Tag Archives: small business marketing
By Leslie R. Wolff, A Marketing & Creative Tactician
Caught your attention didn’t I? That’s the premise in putting a P.I.M.P. (Proprietary Integrated Marketing Platform (or Program) to work for the benefit of your business.
If one is willing to make the effort they can create an approach to their marketing effort that doesn’t focus only on imitating, duplicating or replicating what others do. Surprisingly it’s not that difficult.
“You’ve gotta be original, because if you’re like someone else, what do they need you for.” – Bernadette Peters
So why is it so rare? One aspect is attitude, if one is afraid of leading the way, due to a totally risk averse outlook as it relates to their job function, it will never occur, perhaps until their replacement is hired Continue reading
This Dumb Marketing Move goes to Comcast.
Email marketing is a big deal. When a customer gives a company their email, it is quite the step for the customer. It’s a line into their personal life. With that said, I ran across an article about Comcast’s email marketing that seemed….sneaky. It was a new product, never introduced to this customer and they thought it was spam.
Here is the email they received:
Dear Comcast Customer,
Your immediate attention is required. Constant Guard™ identified that one or more of your computers may be infected with a “Bot”. We strongly recommend that you visit the Comcast Constant Guard Center at https://constantguard.comcast.net for important information on how to remove malicious software from your computer(s).
A “Bot” is malicious software or malware that is used to gain control of your computer, typically without your knowledge. Online criminals can use Bots to collect your personal and private data, such as Social Security numbers, bank account information, and credit card numbers by monitoring your keystrokes. This can lead to identity theft and fraud.
We appreciate your prompt attention to this important online security notice.
Comcast Customer Security Assurance
Lesson Learned: As a company, small or large, you must respect each and every email. If you don’t, you can easily lose a customer’s trust, they will want off of your email list, which means you lose most of your contact with this customer. Yes, there is social media but more than likely once you cross the line of making a customer feel uncomfortable in their inbox, they’re done. So remember, when introducing a new product, do it with integrity; your customers will see right through it otherwise.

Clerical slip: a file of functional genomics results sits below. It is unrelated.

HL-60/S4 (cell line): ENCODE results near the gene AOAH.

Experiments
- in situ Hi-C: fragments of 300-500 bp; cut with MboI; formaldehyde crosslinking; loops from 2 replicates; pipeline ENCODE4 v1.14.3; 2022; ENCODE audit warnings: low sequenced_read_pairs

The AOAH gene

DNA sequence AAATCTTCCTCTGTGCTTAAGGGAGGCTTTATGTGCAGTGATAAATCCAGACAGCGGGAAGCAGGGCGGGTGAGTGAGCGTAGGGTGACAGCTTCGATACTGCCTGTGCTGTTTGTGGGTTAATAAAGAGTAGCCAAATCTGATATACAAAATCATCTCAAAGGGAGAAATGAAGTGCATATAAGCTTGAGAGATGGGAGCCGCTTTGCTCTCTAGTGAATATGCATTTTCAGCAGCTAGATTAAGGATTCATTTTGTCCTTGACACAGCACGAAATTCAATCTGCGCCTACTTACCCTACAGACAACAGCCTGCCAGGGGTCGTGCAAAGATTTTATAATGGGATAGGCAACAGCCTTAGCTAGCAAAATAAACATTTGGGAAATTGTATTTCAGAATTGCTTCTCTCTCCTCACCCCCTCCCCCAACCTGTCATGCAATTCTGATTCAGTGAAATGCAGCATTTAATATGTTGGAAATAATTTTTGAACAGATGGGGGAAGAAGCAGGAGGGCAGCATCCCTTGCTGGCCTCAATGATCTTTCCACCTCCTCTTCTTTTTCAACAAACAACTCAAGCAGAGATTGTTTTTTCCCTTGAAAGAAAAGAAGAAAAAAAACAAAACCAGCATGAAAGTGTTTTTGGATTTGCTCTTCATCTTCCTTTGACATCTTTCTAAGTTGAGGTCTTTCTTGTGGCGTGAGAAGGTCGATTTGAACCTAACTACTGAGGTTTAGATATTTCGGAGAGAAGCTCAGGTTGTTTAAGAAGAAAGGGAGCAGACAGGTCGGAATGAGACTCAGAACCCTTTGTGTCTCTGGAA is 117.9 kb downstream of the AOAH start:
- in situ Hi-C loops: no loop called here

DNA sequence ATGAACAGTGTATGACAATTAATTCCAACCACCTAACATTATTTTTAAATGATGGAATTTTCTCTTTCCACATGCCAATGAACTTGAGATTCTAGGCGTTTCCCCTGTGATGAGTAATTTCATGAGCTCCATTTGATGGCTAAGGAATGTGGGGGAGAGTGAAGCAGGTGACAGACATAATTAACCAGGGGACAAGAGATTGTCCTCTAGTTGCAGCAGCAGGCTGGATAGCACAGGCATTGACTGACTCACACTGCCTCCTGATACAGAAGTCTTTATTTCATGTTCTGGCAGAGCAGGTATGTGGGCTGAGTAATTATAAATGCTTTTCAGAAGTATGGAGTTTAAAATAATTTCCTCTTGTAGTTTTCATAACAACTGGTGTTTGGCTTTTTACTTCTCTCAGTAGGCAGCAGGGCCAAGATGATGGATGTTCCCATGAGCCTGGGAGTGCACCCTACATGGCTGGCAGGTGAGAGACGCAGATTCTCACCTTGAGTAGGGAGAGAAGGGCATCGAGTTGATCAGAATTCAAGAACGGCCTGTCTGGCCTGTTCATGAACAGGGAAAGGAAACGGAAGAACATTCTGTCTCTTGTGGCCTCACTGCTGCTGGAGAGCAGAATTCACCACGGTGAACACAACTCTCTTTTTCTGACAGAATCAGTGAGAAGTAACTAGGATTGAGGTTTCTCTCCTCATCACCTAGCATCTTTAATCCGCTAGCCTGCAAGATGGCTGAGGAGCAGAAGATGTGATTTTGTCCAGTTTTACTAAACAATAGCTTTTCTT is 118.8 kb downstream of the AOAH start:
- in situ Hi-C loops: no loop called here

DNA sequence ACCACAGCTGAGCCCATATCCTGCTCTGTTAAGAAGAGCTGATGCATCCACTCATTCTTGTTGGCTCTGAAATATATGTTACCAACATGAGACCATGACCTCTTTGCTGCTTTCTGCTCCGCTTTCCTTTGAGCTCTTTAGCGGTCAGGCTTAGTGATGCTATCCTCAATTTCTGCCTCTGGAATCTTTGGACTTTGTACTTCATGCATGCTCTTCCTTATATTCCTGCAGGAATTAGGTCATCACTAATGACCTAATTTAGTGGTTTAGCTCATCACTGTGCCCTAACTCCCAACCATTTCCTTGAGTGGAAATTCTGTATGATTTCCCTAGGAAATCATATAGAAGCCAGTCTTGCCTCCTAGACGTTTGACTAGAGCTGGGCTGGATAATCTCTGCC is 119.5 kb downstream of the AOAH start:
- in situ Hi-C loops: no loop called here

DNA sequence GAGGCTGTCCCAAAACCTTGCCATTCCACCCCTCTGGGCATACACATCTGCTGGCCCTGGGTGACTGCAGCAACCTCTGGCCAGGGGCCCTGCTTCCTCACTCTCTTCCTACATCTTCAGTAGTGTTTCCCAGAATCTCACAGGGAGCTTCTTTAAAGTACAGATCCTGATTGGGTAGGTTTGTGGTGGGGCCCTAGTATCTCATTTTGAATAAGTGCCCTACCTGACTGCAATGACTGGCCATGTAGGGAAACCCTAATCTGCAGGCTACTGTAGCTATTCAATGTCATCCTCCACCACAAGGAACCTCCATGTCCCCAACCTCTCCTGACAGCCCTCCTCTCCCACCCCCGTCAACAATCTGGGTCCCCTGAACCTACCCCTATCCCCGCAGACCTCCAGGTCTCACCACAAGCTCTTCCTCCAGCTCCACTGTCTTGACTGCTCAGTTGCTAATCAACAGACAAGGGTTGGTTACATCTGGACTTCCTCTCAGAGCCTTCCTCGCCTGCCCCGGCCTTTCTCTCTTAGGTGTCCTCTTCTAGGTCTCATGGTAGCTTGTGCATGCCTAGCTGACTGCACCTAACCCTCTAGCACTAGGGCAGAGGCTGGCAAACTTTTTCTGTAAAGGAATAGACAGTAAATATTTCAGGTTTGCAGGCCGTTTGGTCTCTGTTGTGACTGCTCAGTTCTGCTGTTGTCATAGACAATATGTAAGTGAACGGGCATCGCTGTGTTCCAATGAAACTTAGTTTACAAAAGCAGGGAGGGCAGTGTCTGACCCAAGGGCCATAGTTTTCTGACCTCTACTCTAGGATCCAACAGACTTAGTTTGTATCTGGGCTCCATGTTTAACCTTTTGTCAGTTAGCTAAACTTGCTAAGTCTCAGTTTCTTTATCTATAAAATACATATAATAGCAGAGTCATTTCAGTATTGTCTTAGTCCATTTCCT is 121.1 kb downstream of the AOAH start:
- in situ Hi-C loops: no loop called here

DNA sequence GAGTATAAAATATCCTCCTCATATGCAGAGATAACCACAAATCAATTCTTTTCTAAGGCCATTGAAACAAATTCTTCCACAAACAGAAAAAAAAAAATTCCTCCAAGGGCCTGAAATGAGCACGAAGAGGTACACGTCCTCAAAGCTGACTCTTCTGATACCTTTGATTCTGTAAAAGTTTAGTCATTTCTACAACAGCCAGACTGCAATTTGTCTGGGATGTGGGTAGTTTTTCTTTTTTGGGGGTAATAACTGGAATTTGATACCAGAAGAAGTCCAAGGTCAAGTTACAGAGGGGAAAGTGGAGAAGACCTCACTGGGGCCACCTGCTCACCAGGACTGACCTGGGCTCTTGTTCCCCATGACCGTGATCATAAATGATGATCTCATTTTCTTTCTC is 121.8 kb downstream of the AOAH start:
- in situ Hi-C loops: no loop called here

This week’s Smart Marketing Move goes to Ghost Tour of Philadelphia.
Philadelphia has many tours for tourists, and locals, to enjoy. There are multiple ghost tours too, but we decided to take this one.
We got our tickets and moved to the Signers Garden, where we had to wait for the tour guide. Our tour guide was right on time, but he made a grand entrance. Dressed in a black cloak and carrying a candle-lit lantern, he went into the middle of the garden and didn’t say a word. This really set the scene for a walking ghost tour. I’ve seen other ghost tours walking around and the guides just wear glow in the dark sticks. That doesn’t scream “good tour” to me.
At the very beginning of the tour, we were told by the luminous tour guide, ”The stories I will be telling you are from many interviews, extensive research and various books. We pride ourselves on being storytellers, not paranormal investigators. And, that’s just what I’ll be doing here tonight, telling you stories…ghost stories.” Unlike the Dumb Marketing Move from the Mural Arts Tour (click here to read) this tour guide knew the facts and stories by heart, the real ghost stories. He didn’t ask if there were any questions, but personally, I don’t think it was necessary.
Our tour guide was entertaining and kept everyone’s attention. The stories he told were enough to make skeptics enjoy the tour. At the end of the tour, I said thank you to the tour guide and learned that he was an actor and that all of the tour guides with Ghost Tour of Philadelphia go through a training process. Smart!
Lesson Learned: A key element of marketing is customer service, it is also one of the easiest things to improve at the least cost. Employees need to be trained to think customer service all the time, when they do they will shine through and your company will more than likely receive a bad review either online or through word of mouth. Remember, your employees are an integral part of your marketing; proper training can make or break you. How can your employees improve? Who needs training? A smart company has a two way conduit for its employees to share ideas that will improve the customer experience. In doing so, you will dramatically enhance one of the most powerful marketing tools in existence today, Word of Mouth Approval and Recommendation and once you tap into that, your company can maintain a steady income as well as happy returning customers.
Their branding efforts have spread like wild fire and they should get some credit. What do you think of when you hear breast cancer awareness? PINK. They have done a fantastic job at making a color theirs. This is what branding is all about.
Their biggest step was the pink ribbon campaign. Here’s the background:
Ribbons have been used to express solidarity on the part of the wearer with the identified cause since the early to late 20th Century. Pink Ribbons (and the color pink) are used to express support for women (and men) who are diagnosed with Breast Cancer.
In the fall of 1991, the Susan G. Komen Foundation handed out pink ribbons to participants in its New York City race for breast cancer survivors.
The next year, Alexandra Penney, who was the editor-in-chief of Self, a woman health magazine, was working on the second annual National Breast Cancer Awareness Month issue. Evelyn Lauder, who was the senior corporate vice president at Estée Lauder, was invited to be the guest editor of the NBCAM issue edition in 1992. Penney and Lauder came up with the idea to create a ribbon and to enlist the cosmetics giant to distribute it in stores in New York City. Evelyn Lauder then promised to spread the ribbons throughout the entire country, but a color for the ribbon was not yet decided upon.